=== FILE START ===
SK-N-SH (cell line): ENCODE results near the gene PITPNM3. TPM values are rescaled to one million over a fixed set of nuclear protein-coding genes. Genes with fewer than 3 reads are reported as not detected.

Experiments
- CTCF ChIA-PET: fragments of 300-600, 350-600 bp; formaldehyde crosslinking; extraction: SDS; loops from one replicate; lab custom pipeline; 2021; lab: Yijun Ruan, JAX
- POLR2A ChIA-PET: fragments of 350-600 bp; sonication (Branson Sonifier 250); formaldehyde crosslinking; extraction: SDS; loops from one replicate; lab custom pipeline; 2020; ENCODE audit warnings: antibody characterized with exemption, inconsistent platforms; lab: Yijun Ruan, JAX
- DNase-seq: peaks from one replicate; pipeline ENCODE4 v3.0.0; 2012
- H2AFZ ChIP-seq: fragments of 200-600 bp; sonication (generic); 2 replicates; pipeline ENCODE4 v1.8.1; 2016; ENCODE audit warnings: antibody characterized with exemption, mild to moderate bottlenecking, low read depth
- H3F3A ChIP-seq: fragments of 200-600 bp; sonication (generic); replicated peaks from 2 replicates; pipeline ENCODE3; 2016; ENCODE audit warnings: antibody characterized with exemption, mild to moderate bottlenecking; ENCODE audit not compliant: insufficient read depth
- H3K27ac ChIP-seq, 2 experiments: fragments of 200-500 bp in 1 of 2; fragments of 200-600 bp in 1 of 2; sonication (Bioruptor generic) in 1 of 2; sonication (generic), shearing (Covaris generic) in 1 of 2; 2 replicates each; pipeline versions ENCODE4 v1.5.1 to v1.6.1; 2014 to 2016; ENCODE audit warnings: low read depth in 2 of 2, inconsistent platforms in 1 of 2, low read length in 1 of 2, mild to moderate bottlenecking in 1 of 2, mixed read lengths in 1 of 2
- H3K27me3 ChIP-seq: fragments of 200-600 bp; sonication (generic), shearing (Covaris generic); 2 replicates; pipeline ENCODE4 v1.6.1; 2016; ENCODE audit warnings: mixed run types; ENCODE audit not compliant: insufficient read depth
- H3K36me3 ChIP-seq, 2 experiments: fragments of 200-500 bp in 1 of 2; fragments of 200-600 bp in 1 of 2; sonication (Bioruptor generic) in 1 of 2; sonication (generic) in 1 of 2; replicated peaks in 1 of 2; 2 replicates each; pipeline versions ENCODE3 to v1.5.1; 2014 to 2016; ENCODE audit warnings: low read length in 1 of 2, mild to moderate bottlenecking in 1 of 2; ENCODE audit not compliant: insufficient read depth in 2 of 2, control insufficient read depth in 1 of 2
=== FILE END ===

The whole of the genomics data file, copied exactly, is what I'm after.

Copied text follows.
SK-N-SH (cell line): ENCODE results near the gene PITPNM3. TPM values are rescaled to one million over a fixed set of nuclear protein-coding genes. Genes with fewer than 3 reads are reported as not detected.

Experiments
- CTCF ChIA-PET: fragments of 300-600, 350-600 bp; formaldehyde crosslinking; extraction: SDS; loops from one replicate; lab custom pipeline; 2021; lab: Yijun Ruan, JAX
- POLR2A ChIA-PET: fragments of 350-600 bp; sonication (Branson Sonifier 250); formaldehyde crosslinking; extraction: SDS; loops from one replicate; lab custom pipeline; 2020; ENCODE audit warnings: antibody characterized with exemption, inconsistent platforms; lab: Yijun Ruan, JAX
- DNase-seq: peaks from one replicate; pipeline ENCODE4 v3.0.0; 2012
- H2AFZ ChIP-seq: fragments of 200-600 bp; sonication (generic); 2 replicates; pipeline ENCODE4 v1.8.1; 2016; ENCODE audit warnings: antibody characterized with exemption, mild to moderate bottlenecking, low read depth
- H3F3A ChIP-seq: fragments of 200-600 bp; sonication (generic); replicated peaks from 2 replicates; pipeline ENCODE3; 2016; ENCODE audit warnings: antibody characterized with exemption, mild to moderate bottlenecking; ENCODE audit not compliant: insufficient read depth
- H3K27ac ChIP-seq, 2 experiments: fragments of 200-500 bp in 1 of 2; fragments of 200-600 bp in 1 of 2; sonication (Bioruptor generic) in 1 of 2; sonication (generic), shearing (Covaris generic) in 1 of 2; 2 replicates each; pipeline versions ENCODE4 v1.5.1 to v1.6.1; 2014 to 2016; ENCODE audit warnings: low read depth in 2 of 2, inconsistent platforms in 1 of 2, low read length in 1 of 2, mild to moderate bottlenecking in 1 of 2, mixed read lengths in 1 of 2
- H3K27me3 ChIP-seq: fragments of 200-600 bp; sonication (generic), shearing (Covaris generic); 2 replicates; pipeline ENCODE4 v1.6.1; 2016; ENCODE audit warnings: mixed run types; ENCODE audit not compliant: insufficient read depth
- H3K36me3 ChIP-seq, 2 experiments: fragments of 200-500 bp in 1 of 2; fragments of 200-600 bp in 1 of 2; sonication (Bioruptor generic) in 1 of 2; sonication (generic) in 1 of 2; replicated peaks in 1 of 2; 2 replicates each; pipeline versions ENCODE3 to v1.5.1; 2014 to 2016; ENCODE audit warnings: low read length in 1 of 2, mild to moderate bottlenecking in 1 of 2; ENCODE audit not compliant: insufficient read depth in 2 of 2, control insufficient read depth in 1 of 2